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TashSt Silver Member Fellow Ribbon awarded for her great compositional insight and talent, as she is always willing to experiment with new perspectives. This is particularly evident in the exceptional, captivating images she posts in the Nude Forum where she always shares in the Nikonians spirit.
Nikonian since 23rd Jul 2011Wed 05-Jun-13 05:52 AM
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#19. "RE: Photography room recommendations. "
In response to Reply # 18


AU
          

looks like I was vetoed out of the other room, In the diplomatic process that is house building..


I suppose I could just buy a really wide angle lens



Might just stick with exploring more of the macro stuff

There are still some shots I can do with models in that room.. just nothing too fancy I suppose.

I appreciate the feedback. It;s given me some things to consider that I hadn't thought of The electrical and natural lighting stuff was valuable information... and the suggestion about security was great. I can actually solve both problems by using a window product here that covers the windows from the outside with a solid screen. It's security safe and it blocks out most of the light and it's controlled from inside the room.

we can only do the best we can with what we've got.

www.impressstphotography.com

Visit my Nikonians gallery.

  

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jrp Administrator JRP is one of the co-founders, has in-depth knowledge in various areas. Awarded for his contributions for the Resources Charter MemberWed 05-Jun-13 07:58 AM
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#20. "RE: Photography room recommendations. "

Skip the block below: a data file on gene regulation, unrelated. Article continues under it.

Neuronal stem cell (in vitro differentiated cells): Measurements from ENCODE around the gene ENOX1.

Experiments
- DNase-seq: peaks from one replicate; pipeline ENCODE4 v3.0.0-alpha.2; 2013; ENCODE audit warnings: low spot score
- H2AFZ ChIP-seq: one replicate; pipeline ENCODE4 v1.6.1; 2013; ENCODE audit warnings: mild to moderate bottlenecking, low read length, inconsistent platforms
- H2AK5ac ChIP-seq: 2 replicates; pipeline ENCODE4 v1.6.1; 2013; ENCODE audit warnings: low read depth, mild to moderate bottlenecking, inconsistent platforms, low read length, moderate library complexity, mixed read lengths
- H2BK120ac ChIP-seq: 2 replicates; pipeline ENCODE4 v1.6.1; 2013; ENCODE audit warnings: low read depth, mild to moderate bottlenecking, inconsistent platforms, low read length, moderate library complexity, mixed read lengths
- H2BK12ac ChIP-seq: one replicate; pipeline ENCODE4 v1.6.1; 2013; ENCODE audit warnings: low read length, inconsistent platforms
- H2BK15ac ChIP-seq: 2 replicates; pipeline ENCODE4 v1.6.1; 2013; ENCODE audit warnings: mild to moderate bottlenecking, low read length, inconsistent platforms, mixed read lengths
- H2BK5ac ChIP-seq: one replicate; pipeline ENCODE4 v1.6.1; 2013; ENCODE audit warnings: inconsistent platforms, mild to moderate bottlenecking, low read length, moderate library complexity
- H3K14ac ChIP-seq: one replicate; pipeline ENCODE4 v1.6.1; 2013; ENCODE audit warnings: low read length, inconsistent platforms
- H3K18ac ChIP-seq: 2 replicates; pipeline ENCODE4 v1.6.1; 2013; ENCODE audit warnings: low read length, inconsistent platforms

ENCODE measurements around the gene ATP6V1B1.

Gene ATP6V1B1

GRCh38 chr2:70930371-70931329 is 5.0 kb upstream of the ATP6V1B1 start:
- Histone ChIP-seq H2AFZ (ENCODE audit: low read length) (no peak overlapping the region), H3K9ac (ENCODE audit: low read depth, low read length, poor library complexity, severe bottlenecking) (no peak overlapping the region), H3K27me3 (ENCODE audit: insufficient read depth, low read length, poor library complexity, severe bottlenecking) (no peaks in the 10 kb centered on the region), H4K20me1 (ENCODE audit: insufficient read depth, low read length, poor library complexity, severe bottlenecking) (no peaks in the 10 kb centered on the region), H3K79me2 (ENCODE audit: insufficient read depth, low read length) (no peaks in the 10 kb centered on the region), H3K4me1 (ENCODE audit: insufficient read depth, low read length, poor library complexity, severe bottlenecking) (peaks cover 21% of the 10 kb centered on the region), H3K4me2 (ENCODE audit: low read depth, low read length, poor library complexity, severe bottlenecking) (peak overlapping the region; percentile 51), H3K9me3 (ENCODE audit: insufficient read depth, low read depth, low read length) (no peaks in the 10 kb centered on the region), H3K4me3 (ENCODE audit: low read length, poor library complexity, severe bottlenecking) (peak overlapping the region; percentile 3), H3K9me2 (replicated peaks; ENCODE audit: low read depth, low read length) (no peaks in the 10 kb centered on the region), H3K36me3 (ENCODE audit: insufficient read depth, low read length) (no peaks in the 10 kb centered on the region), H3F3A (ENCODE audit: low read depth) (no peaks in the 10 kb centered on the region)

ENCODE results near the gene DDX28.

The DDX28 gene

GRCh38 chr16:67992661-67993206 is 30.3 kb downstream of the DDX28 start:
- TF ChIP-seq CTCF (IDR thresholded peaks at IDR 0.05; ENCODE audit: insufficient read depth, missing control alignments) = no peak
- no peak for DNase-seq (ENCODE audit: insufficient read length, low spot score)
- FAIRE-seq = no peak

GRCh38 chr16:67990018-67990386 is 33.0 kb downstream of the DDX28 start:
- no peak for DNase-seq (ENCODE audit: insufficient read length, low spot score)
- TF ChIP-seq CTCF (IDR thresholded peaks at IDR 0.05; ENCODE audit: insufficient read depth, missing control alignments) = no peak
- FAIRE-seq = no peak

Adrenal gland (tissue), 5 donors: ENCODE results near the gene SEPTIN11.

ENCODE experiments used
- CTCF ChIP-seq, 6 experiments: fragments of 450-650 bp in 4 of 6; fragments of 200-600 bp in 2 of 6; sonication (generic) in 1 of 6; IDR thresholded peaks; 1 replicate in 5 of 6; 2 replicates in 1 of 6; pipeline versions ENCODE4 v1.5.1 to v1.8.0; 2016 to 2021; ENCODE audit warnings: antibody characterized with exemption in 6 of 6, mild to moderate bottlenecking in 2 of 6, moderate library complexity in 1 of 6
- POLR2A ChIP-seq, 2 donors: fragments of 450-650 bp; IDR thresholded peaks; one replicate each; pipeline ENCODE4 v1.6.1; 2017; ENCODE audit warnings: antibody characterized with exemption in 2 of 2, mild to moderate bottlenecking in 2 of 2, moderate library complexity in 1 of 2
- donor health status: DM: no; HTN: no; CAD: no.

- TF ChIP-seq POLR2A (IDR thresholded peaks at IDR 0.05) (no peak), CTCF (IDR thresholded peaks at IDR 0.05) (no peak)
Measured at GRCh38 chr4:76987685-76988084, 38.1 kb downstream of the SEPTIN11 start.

In response to Reply # 19
Wed 05-Jun-13 08:22 AM by jrp

San Pedro Garza García, MX
          

"We do what we can with what we have and where we are"
Martha Washington.
Addressing wives of soldiers at the Continental Army Valley Forge Winter Camp. Winter of 1777-78.

When we built our home -some 34 years ago- the moment came when a few dreams had to be "deferred forever", however determined to be very happy there. We were, and we are.

Good luck, Tash.

Have a great time
JRP (Founder & Administrator. Nikonian at the north-eastern Mexican desert) Gallery, Brief Love Story, The Team
Join the Silver, Gold and Platinum members that help this happen; upgrade. Join your personal web site to the Nikonians WebRing
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EpicDan Silver Member Charter MemberTue 04-Jun-13 12:23 PM
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#16. "RE: Photography room recommendations. "
In response to Reply # 0


St. Paul, US
          

Your room lights should be on a seprate breaker. When something blows the outlet's breaker you wont be left in the dark.

Minnesota electrical regulations require an outlet every 4 feet (1.3m) and one not more than 2 feet (.6m) from any corner. It seems like a lot until I start using the space. Quad outlet boxes cost almost exactly the same as doubles. Quad is a lot nicer.

Lutron makes Maestro light switches that are radio remote controled. That may be helpful.

You may want a few outlets on switches so you can place lights in the room where you want them and control from a central location.

Daniel McGowan
Visit my Nikonians gallery.

Visit my Nikonians gallery.

  

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avm247 Moderator Awarded for high skills in documentary architecture and aviation photography Charter MemberWed 05-Jun-13 09:34 PM